Debbora Battaglia

Professor of Anthropology

Specialization
Cultural identities and differences, social memory and forgetting, expressive culture, science/religion/media networks, gender politics and poetics, Melanesia, North American public culture, cyber-locales

Debbora Battaglia is the author of On the Bones of the Serpent: Person, Memory, and Mortality in Sabarl Island Society (University of Chicago Press) and the editor of Rhetorics of Self-Making (University of California Press), and of E.T. Culture: Anthropology in Outerspaces (Duke University Press). She is currently working on Seriously at Home in 'Zero Gravity': Essays from Outer Space. She has also published numerous scholarly articles, including "Multiplicities: An Anthropologist's Thoughts on Replicants and Clones in Popular Films," in the journal Critical Inquiry, and "Toward an Ethics of the Open Subject: Writing Culture 'In Good Conscience'," in Henrietta Moore, ed. Anthropological Theory Today(Cambridge: Polity Press).

Professor Battaglia, who received her doctorate from Cambridge University in the field of social anthropology, teaches courses in cultural identities and differences, discourses of the sacred, visualizing culture, peoples of the South Pacific, and introductory anthropology.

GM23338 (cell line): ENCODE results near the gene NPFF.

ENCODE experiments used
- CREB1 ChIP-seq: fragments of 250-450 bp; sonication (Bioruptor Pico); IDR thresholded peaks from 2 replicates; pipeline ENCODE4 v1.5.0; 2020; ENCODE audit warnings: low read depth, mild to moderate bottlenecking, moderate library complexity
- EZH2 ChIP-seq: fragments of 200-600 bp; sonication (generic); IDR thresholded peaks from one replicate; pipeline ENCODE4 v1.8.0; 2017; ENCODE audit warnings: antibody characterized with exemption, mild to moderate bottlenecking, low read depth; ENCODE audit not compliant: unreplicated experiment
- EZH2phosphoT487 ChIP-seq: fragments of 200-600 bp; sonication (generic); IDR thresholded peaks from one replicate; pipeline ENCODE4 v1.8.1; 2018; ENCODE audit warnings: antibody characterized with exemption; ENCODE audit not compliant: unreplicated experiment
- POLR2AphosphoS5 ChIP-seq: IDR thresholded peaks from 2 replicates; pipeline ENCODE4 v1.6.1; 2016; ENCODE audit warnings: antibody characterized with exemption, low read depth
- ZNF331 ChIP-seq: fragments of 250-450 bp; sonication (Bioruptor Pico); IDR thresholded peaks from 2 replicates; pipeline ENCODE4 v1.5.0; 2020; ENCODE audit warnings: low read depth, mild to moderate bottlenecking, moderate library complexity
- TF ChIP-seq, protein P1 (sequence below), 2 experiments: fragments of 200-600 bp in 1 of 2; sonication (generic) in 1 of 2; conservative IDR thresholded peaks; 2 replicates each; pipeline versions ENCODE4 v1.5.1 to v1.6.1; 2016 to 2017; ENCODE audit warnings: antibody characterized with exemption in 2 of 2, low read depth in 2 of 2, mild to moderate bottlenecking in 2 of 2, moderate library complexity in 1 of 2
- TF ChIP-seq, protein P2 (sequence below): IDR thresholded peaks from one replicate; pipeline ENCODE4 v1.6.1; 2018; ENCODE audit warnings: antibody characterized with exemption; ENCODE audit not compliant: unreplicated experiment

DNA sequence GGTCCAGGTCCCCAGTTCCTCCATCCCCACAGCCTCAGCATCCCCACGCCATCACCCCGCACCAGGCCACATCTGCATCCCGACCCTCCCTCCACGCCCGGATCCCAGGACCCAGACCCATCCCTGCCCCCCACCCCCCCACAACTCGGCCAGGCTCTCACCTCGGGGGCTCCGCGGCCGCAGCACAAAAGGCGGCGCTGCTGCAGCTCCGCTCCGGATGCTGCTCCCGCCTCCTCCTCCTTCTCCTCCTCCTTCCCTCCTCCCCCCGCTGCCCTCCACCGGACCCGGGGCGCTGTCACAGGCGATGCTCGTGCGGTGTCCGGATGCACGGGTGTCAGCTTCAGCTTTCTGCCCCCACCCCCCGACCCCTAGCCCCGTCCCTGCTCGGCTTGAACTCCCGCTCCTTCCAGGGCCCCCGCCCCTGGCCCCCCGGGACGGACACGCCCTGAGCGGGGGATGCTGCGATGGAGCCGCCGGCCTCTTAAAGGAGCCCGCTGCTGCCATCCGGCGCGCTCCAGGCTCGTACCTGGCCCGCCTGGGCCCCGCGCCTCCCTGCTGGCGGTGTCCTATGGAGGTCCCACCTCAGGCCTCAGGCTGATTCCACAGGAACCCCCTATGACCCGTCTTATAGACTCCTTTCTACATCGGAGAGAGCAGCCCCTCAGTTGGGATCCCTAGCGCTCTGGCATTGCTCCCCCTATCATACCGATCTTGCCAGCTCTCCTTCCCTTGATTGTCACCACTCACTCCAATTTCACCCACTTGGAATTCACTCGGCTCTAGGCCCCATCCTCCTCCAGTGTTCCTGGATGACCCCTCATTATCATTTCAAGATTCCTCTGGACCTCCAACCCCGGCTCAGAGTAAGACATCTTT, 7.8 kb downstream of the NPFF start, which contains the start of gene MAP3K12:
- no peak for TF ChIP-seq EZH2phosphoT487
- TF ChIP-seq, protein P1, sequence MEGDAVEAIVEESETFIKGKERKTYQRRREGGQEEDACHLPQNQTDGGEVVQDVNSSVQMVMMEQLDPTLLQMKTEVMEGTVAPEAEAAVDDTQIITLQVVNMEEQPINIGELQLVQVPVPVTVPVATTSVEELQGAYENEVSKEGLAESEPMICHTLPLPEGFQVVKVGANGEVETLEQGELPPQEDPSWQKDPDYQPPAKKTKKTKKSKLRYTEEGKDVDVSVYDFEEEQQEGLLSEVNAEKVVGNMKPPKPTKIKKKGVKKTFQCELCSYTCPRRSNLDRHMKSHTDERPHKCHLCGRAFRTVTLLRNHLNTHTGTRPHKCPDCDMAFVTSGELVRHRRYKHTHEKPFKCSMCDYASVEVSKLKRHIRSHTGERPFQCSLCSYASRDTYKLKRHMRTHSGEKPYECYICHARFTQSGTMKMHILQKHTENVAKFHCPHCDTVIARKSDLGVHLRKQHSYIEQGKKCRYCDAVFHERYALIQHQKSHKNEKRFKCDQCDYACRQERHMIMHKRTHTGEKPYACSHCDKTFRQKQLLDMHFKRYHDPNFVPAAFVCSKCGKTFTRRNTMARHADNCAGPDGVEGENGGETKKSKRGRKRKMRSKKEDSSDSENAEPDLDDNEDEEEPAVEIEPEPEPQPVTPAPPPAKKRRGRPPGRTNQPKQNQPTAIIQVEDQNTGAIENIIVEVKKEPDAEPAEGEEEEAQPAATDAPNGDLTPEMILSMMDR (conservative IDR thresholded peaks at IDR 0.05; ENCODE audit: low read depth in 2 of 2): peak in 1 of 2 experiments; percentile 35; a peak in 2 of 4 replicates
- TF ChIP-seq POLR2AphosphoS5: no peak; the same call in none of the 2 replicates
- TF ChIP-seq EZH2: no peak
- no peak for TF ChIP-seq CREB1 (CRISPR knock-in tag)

She has conducted anthropological fieldwork in the islands off the New Guinea coast and urban fieldwork in Port Moresby, Papua New Guinea. She has also worked in Quebec Province, the East Coast of the U.S., and on the Internet with a new religious movement focusing on faith-based science.

Her honors include the John Simon Guggenheim Memorial Foundation Fellowship and the National Endowment for the Humanities Fellowship.

A frequent presenter and keynote speaker at national and international conferences and academic institutions, she has served as a member of the editorial board of American Ethnologist, Cultural Anthropology, Material Culture, and Anthropological Quarterly. She has also served on National Endowment of the Humanities Fellowship panels.

In addition to teaching at Mount Holyoke, she has taught courses at the University of East Anglia and Stanford University.

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